by Ian Marshall, ITTF Publications Editor
Arguably a surprise result, most certainly it was a closely fought contest, the fixture needing the full five matches to determine the outcome. Notably, three of the five matches required the full five games, all ending in favour of India ‘B’.
Furthermore the victory required somewhat of a recovery. Snehit Survajjula gave India ‘B’ the ideal start by beating Jeet Chandra (11-6, 7-11, 11-6, 2-11, 11-8) before Manav Vikash Thakkar accounted for Parth Virmani (11-6, 11-4, 11-9) and Manush Utpalbhai Shah overcame Anukram Jain (7-11, 11-8, 11-9, 12-10).
The momentum in favour of India ‘A’, Snehit Survajjula returned to the action. He beat Manav Vikash Thakkar (11-9, 8-11, 4-11, 11-8, 11-5), prior to Parth Virmani defeating Jeet Chandra (5-11, 11-6, 11-8, 8-11, 11-6) to secure the title for India ‘B’.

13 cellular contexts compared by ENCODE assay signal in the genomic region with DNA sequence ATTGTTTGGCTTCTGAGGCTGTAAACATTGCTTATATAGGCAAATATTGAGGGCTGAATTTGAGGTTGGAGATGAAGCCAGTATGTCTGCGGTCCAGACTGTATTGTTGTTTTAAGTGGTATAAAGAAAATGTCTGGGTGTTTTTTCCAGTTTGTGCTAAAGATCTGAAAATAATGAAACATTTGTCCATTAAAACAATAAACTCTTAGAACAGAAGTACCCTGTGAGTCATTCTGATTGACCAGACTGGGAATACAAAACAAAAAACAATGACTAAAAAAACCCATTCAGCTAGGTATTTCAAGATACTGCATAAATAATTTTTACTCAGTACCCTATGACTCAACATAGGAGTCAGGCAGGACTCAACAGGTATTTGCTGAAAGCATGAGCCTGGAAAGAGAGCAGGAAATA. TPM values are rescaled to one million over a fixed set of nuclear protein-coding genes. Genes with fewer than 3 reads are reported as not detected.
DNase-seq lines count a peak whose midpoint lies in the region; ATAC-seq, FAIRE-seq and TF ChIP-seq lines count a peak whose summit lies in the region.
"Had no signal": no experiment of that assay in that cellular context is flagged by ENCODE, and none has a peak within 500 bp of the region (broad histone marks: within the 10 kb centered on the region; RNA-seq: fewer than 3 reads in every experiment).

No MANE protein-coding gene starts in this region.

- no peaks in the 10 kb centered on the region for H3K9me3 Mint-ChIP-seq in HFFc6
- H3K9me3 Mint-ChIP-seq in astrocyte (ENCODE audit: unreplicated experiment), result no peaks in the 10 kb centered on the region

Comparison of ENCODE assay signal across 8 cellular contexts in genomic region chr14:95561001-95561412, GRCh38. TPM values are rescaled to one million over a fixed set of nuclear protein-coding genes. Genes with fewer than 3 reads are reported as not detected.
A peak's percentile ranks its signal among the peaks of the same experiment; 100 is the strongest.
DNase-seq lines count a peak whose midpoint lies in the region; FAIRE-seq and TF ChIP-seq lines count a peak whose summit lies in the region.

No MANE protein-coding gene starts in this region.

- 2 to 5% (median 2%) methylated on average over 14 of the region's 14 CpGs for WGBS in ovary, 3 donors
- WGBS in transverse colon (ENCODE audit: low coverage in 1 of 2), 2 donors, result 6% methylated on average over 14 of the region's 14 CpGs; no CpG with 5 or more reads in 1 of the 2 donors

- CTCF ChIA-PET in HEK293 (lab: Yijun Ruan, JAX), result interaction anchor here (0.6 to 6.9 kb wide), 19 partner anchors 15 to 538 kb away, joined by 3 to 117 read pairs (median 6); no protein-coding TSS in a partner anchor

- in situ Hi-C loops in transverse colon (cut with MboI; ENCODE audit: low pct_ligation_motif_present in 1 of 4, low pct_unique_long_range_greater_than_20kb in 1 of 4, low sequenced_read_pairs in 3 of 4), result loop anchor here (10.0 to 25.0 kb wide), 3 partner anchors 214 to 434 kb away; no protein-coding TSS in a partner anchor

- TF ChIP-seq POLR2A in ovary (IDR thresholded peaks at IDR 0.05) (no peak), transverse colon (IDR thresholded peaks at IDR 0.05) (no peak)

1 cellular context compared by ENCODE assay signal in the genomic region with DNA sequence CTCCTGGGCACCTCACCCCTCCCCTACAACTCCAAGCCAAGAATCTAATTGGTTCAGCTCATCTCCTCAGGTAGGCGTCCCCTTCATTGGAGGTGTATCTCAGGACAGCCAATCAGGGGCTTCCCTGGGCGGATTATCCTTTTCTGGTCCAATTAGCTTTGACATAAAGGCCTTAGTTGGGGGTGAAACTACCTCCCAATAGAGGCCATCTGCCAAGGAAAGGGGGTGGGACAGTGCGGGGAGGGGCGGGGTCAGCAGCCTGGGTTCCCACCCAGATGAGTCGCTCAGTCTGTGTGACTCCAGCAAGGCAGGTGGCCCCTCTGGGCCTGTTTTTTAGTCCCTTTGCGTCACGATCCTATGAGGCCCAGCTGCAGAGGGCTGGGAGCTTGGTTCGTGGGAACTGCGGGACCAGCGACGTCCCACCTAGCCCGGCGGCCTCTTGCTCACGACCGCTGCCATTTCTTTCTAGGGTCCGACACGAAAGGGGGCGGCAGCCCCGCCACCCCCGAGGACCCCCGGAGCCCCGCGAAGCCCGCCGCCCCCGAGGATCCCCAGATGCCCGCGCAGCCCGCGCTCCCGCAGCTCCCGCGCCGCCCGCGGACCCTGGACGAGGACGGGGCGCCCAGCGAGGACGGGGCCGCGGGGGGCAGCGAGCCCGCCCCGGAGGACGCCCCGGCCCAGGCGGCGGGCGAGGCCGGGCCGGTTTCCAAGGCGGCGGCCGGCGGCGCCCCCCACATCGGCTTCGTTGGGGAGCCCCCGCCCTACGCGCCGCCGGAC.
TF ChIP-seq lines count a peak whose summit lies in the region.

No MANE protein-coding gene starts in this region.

Earlier in the proceedings with no changes to the selection, India ‘B’ had recorded a three-one quarter-final success against the outfit comprising Portugal’s Vitor Amorin and José Pedro Francisco, who joined forces with Iran’s Amin Ahmadian. A semi-final place booked, the same margin of victory was posted in opposition to the trio comprising Nikhil Kumar and Victor Liu of the United States who allied with Thailand’s Yanapong Panagitgun.
Meanwhile, in the opposite half of the draw, in the quarter-finals, India ‘A’ had been given a severe test by the Slovakian outfit formed by Jakub Zelinka, Stefan Petko and Daniel Orac. A three-two win was the end result with Manav Vikash Thakkar the backbone of success. He beat both Stefan Petko (6-11, 11-9, 11-8, 11-7) and Jakub Zelinka (11-6, 11-6, 11-9).
A tough quarter-final negotiated, at the semi-final stage a three-one win was secured against the Chinese Taipei trio formed by Kao Min-Chi, Feng Yi-Hsin and Tai Min-Chi, the winners the previous week in Croatia.
Gold in Varazdin, in Otocec for Chinese Taipei, it was bronze; gold and silver belonged to India.